In Block v Powercor [2019] VSC 15 Dixon J dismissed a class action against Powercor over its alleged negligence in failing to protect a power line from the risk of a falling tree.   At [18]:

The circumstances of the contact between the Tree and conductor causing the fire are uncontested … At approximately 9.15pm on 17 March 2018, the Tree fell. Block alleges that the Tree failed approximately two metres above ground level and fell in a south-east direction onto one or both of the conductors on the powerline to the north of a pole (Powercor asset number 700184, referred to as ‘pole 2’). That contact caused the western conductor to fail and fall to the ground where it discharged electricity igniting the immediately surrounding vegetable matter and causing the fire which spread, becoming the Gazette bushfire.

It was alleged that Powercor maintained a clearance of 20m between its powerline and a commercial plantation, but that many of the trees were taller than 20m ‘with canopies extending into the clearance zone’ ([19]).  Trees that were taller than the clearance zone was wide posed a risk of impacting the power line should they fall.   The plaintiff claimed that the defendant was under a duty to inspect the trees adjacent to the powerline (of which there were hundreds), that is an ‘alleged responsibility to keep the whole or any part of a tree clear of the powerline’ ([20]) both as it grew, and should it fall.  There was no evidence as to why this otherwise healthy tree, fell.  At [23]:

Block’s allegations of Powercor’s duties are not directed at the Tree, but rather at the blue gum plantation or at least so much of it as was higher than the distance from the tree trunk to the conductor. Block alleges that had there been no negligence, the Tree would have been removed or pruned along with hundreds of other trees that were located at an ‘unsafe’ distance from the powerline.

Summary dismissal of a claim, that is rejecting the claim even before evidence has been called, is not common but may be done where the judge is of the view that the ‘proceeding ‘has no real prospect of success’’ ([85]).  And at [89]:

Powercor accepted that it carried a high onus of persuasion that Block should be denied a trial on evidence because the three pleaded causes of action have no real prospect of success.

Both the obligation of Powercor to maintain tree clearnance, and the power to take action to meet that obligation, were set out in various statues, regulations and Codes of Practice.  Any alleged duty of care had to be consistent with those statutory provisions (ie there could not be a common law duty that required Powercor to do something that Powercor was not authorised to do or that failed to take into account the factors that Powercor was obliged to take into account).   Dixon J traced the extensive history of legislation in this area from 1976 to present time. At [148] he said:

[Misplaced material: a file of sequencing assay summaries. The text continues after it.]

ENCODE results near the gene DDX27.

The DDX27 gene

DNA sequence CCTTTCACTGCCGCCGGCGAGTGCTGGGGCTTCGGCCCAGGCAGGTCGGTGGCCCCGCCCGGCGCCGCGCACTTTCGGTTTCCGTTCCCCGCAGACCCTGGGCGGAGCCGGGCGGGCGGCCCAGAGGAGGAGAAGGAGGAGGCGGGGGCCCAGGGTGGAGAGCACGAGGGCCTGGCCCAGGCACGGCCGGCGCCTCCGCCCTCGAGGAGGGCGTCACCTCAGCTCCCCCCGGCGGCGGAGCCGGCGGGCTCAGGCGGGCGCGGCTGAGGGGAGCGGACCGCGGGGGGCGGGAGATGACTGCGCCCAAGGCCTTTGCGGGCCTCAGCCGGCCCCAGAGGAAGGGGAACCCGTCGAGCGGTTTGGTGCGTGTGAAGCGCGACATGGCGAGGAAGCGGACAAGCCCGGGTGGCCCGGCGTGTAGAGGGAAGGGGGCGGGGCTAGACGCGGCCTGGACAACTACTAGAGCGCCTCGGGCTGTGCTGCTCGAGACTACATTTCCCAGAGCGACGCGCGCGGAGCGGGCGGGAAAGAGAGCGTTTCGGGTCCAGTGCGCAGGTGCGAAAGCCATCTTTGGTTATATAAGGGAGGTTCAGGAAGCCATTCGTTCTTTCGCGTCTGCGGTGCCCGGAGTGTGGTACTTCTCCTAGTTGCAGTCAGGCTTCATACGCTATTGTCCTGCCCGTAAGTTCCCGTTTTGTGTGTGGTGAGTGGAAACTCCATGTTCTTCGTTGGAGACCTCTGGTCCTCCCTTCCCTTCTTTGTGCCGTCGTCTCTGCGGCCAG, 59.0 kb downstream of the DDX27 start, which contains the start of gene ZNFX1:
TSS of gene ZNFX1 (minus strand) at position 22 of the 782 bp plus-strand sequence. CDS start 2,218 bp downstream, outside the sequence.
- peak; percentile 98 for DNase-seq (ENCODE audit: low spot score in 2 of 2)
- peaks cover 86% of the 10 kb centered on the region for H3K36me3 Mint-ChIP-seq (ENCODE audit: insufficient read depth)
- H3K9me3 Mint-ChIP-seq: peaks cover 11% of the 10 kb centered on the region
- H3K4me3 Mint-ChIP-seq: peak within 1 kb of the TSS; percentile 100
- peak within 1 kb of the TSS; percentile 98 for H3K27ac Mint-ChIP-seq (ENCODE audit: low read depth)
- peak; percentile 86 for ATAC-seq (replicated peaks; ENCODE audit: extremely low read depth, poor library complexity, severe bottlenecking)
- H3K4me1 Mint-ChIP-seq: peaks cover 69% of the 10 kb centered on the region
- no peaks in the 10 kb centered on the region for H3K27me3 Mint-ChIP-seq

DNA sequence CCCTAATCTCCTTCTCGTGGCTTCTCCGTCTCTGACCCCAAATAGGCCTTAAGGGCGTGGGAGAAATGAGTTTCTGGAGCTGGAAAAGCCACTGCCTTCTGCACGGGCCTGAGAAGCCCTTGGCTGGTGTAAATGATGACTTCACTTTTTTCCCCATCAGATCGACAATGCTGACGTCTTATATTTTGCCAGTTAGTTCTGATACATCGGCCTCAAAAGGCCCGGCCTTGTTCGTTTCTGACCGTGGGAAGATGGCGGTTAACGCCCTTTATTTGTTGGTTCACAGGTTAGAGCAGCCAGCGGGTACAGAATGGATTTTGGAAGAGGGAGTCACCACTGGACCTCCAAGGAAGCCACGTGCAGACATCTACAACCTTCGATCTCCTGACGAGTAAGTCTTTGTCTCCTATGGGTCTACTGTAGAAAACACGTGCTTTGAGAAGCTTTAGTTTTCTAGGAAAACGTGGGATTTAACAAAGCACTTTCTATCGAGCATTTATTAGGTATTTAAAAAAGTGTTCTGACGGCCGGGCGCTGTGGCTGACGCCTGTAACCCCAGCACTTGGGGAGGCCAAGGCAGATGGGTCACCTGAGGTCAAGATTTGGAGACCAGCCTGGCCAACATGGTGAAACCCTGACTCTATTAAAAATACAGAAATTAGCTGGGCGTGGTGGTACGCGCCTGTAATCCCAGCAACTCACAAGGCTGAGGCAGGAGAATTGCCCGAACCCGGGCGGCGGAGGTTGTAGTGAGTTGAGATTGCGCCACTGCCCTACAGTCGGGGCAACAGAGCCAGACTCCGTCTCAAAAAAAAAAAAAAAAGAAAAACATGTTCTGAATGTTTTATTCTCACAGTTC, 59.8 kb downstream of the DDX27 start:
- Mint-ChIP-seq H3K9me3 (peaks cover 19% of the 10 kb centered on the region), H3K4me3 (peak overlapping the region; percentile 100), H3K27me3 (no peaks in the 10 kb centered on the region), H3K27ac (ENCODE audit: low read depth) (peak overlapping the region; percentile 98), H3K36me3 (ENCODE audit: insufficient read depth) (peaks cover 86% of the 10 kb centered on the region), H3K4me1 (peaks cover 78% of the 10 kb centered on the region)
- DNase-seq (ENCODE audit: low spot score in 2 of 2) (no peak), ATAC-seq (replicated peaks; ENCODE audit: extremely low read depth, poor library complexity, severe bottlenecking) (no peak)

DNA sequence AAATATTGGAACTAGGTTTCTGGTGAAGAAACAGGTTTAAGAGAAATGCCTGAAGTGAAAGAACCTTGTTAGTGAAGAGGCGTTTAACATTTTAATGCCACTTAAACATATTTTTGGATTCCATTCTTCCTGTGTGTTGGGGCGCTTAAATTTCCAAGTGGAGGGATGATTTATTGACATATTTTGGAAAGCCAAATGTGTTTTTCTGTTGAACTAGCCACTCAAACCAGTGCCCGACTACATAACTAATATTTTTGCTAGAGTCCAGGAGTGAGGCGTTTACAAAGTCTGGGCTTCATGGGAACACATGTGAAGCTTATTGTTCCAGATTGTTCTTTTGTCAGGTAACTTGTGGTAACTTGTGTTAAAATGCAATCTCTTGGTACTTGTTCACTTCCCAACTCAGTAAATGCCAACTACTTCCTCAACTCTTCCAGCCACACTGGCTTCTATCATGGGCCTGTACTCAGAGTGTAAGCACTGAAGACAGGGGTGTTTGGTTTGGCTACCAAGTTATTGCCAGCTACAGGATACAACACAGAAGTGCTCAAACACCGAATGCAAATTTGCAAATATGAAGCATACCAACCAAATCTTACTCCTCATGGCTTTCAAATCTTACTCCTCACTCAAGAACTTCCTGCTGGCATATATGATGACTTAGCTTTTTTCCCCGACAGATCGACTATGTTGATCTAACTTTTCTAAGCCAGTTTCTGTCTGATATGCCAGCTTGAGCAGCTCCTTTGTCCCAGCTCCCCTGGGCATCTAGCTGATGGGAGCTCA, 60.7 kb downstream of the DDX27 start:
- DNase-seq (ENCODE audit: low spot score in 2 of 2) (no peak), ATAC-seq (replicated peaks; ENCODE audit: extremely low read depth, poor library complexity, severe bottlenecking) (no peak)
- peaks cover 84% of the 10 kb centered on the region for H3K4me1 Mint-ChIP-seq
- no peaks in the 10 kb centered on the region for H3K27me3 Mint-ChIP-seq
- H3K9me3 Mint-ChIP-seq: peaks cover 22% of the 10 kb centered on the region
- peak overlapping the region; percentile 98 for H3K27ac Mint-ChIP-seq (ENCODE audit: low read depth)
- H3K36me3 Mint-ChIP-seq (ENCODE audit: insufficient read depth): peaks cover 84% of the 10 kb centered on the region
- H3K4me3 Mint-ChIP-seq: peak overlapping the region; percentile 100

From this excursion through legislative history what clearly emerges is, as Powercor submitted, a carefully devised balancing of the obligation to remove vegetation in order to avoid contact with powerlines and the obligation to preserve vegetation in the environment, evident from objections to destructive and excessive pruning of vegetation. In developing this balance, the regulations have not extended to identifying an obligation to remove the trees that may fall, irrespective of cause or reason, and make contact with a powerline. An exception is made in the case of transmission lines…

But the line, in this case, was a distribution line, not a transmission line ([48]).  THe judge continued (at [151]):

Bearing this historical context in mind… [Powercor] was a distribution company and as such is responsible for keeping the whole or any part of the tree clear of an electric line within its distribution area in accordance with the regulations and Code where the standards and practices to be adopted and management procedures to be implemented by responsible persons are specified.

The plaintiff argued that any tree that is ‘physically able to come into contact with a powerline if it fell’ was not ‘clear of an electric line’. Powercor argued that given the historical context, the ‘concept of coming into contact must be more restrictively construed’ ([152]).  His Honour said (at [153]-[154]):

I prefer Powercor’s contention… Vegetation is clear of a powerline if unlikely, rather than unable, to come into contact with the powerline in foreseeable local weather conditions. The defining feature that is employed in assessing probability is the hazardous nature of vegetation. While a 30 metre tree on the edge of a clearance space is able to fall and make contact with the powerline, it is unlikely to do so unless it is a hazard tree, as defined.